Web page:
Friday, August 24, 2018
Ian Harebottle

Ian Harebottle


WE reported last year that Gemfields CEO, Ian Harebottle, once “danced a jig” in Fabergé’s New York store when one of his customers told him that “diamonds were for grannies”. Unfortunately, the jig was shortlived for investors in 2016 when the firm’s share price halved to 33 pence. That was in response to indifferent interim results for the six months to end-December 2015, although the price had recovered by December. That hiccough aside, Gemfields is delivering on the vision of founder, Brian Gilbertson, who looked to create a company that would do for coloured gemstones what De Beers had done for diamonds. And Gemfields pretty much has. It produced a net profit after tax of $23.5m in the year to end-June, largely through production from the 75%-owned Kagem emerald mine in Zambia and the 75%-owned Montepuez ruby mine in Mozambique. Mine revenues were also boosted by high-end jewellery sales through the iconic Fabergé stores world-wide which Gemfields owns. Plans are to increase production from Kagem and Montepuez while diversifying operations geographically into Colombia, Ethiopia and Sri Lanka. Product diversification through the development of sapphire mining is also on the cards. Gemfields has consolidated its position as the industry leader and has secured the financing needed to boost production from its mines into which some $90m will be invested over three years.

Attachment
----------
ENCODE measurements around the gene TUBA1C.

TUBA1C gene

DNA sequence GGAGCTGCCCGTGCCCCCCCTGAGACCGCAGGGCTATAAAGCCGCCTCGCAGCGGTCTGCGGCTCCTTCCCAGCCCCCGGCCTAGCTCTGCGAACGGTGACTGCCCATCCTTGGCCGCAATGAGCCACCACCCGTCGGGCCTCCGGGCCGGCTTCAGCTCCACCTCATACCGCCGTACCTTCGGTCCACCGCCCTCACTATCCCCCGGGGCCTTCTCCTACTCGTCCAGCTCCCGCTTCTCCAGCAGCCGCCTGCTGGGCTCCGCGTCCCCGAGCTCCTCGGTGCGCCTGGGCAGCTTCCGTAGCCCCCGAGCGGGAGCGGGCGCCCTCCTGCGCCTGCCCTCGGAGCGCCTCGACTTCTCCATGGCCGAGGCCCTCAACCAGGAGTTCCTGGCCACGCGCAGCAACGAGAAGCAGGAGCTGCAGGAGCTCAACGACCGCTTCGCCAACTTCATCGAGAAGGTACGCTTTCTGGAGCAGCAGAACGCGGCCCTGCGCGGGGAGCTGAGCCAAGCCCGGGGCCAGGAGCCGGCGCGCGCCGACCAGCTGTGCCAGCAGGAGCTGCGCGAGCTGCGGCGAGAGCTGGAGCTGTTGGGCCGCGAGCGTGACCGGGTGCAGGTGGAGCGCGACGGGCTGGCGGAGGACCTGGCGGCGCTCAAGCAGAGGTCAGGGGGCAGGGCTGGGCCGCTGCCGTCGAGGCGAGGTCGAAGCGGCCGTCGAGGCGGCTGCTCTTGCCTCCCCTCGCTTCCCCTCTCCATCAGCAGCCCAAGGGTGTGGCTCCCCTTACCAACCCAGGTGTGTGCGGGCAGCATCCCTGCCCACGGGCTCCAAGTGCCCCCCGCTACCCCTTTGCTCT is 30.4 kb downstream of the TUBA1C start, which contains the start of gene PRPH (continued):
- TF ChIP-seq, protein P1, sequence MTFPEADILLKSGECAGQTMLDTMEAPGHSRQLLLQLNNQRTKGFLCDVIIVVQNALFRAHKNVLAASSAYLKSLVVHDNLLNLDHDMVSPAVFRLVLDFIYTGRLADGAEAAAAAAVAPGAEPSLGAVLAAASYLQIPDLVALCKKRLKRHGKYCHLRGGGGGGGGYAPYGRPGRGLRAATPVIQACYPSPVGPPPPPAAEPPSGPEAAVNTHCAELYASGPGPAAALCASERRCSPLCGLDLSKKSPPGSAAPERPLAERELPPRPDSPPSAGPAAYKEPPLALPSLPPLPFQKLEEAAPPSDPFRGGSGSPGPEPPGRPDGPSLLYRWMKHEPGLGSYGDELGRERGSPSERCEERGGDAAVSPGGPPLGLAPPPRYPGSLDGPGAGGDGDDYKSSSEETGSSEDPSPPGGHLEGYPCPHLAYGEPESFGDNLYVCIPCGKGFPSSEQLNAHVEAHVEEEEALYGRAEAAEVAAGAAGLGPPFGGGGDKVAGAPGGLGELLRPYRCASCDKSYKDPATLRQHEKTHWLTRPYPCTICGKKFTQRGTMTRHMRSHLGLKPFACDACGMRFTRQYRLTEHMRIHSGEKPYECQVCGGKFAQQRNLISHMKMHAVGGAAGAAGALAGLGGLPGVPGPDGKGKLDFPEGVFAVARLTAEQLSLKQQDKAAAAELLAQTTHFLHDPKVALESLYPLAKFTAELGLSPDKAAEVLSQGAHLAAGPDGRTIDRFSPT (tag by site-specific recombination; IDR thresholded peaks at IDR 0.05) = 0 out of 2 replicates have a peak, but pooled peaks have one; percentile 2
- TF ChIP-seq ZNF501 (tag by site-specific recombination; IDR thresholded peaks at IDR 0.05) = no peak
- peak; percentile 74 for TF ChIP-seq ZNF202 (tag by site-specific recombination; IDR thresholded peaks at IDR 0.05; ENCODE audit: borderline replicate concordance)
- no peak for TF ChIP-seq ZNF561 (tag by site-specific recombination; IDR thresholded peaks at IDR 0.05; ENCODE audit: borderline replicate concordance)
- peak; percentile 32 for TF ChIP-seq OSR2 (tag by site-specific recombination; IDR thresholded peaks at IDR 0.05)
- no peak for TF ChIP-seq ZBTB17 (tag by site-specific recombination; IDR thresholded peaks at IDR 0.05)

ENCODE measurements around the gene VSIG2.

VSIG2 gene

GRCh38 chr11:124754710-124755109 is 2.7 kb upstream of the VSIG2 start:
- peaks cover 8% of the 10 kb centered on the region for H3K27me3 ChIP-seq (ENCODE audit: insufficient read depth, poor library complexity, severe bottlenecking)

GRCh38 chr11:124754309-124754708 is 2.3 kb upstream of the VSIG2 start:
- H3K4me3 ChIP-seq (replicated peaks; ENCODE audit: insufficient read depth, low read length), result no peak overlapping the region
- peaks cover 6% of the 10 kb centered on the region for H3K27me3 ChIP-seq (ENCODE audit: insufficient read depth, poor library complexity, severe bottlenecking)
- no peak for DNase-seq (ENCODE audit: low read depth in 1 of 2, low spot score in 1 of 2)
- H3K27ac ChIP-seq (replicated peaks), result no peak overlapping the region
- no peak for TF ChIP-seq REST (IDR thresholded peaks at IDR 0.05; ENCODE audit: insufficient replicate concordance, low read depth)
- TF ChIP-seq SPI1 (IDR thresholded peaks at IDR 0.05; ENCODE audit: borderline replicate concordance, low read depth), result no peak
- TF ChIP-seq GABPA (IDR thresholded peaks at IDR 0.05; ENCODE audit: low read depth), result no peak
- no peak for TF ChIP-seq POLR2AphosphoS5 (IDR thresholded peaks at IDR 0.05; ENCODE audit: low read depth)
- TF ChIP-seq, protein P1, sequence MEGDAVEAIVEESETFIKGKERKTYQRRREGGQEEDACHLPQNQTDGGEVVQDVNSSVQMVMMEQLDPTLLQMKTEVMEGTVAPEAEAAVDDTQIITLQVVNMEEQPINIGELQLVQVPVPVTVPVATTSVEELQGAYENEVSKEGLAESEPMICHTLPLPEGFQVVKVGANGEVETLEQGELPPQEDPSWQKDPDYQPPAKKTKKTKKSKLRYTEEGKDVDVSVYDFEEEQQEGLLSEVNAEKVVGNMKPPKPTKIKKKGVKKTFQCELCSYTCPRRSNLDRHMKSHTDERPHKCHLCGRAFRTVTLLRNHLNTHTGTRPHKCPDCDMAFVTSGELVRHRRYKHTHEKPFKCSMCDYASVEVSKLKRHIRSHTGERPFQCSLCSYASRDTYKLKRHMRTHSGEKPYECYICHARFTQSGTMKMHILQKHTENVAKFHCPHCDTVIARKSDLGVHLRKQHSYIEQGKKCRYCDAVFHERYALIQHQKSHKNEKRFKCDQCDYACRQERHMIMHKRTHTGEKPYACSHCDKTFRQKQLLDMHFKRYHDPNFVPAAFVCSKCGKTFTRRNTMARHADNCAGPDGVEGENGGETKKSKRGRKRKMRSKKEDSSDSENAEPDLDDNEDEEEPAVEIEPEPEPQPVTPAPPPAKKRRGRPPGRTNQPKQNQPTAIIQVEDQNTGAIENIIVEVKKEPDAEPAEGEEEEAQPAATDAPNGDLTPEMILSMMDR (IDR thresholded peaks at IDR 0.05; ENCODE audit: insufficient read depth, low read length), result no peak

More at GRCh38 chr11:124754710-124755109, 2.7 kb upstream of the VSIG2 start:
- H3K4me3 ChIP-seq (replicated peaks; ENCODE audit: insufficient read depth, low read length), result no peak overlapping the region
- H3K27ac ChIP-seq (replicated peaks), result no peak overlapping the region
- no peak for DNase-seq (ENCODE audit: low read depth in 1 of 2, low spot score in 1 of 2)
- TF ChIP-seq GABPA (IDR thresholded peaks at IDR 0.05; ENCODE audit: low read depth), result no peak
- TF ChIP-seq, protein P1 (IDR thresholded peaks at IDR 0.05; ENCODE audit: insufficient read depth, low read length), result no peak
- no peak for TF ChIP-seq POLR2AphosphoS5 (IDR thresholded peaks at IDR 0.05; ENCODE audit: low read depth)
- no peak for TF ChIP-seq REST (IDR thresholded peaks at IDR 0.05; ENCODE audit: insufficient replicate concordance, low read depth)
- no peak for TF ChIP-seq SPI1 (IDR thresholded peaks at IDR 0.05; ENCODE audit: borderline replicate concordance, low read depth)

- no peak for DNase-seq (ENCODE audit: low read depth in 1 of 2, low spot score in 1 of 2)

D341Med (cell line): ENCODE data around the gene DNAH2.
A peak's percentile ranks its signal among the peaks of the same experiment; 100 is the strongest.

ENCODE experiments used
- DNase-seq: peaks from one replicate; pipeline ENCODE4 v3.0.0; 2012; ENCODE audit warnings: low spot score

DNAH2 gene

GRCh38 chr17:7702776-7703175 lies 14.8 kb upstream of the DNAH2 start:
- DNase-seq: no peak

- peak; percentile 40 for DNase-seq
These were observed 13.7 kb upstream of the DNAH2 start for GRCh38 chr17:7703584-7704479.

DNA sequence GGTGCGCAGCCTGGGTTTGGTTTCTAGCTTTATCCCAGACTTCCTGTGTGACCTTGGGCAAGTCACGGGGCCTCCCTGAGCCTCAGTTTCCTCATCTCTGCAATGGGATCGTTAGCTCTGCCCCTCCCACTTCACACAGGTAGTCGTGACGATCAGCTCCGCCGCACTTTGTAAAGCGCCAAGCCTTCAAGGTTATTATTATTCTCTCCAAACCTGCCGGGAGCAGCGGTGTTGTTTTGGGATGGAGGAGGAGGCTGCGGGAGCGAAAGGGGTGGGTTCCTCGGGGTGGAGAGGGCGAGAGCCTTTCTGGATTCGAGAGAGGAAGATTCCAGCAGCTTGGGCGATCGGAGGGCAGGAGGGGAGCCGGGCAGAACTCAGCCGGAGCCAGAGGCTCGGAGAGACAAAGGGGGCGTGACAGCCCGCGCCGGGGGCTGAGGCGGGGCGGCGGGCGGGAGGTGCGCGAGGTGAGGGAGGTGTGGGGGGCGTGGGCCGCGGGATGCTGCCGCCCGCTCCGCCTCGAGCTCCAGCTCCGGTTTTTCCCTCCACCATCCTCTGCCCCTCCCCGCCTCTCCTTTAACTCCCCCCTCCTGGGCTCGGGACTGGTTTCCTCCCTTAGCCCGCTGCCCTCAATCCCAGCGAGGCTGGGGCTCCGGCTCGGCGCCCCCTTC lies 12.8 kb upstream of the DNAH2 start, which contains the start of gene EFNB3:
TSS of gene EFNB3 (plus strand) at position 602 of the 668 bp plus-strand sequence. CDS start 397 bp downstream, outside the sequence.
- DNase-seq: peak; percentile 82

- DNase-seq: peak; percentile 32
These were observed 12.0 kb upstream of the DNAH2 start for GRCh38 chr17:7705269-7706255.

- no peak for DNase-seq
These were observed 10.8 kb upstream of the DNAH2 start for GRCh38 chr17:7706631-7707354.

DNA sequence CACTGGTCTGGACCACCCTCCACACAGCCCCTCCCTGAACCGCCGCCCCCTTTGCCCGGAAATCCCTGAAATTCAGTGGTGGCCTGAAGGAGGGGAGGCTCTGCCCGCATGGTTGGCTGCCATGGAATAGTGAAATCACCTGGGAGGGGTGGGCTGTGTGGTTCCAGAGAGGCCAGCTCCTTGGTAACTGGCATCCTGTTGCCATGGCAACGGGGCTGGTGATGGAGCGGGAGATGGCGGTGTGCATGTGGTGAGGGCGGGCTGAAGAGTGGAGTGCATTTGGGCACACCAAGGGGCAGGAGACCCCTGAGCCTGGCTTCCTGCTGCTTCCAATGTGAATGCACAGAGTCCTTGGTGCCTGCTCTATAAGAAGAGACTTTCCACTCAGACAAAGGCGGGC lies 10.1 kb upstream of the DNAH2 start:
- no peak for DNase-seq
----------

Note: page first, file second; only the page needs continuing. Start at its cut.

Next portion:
Ian graduated from the Witwatersrand Technical College in 1985 and holds a Graduate Diploma in Management from Henley Management College. He has extensive experience in coloured gemstones with initial involvement in tanzanite from 2001 when he joined Tanzanite One as its operations director. He was CEO of Tanzanite One from 2005 to 2008 joining Gemfields as CEO in 2009.

“Compared to the diamond sector, I think we have shot the lights out.”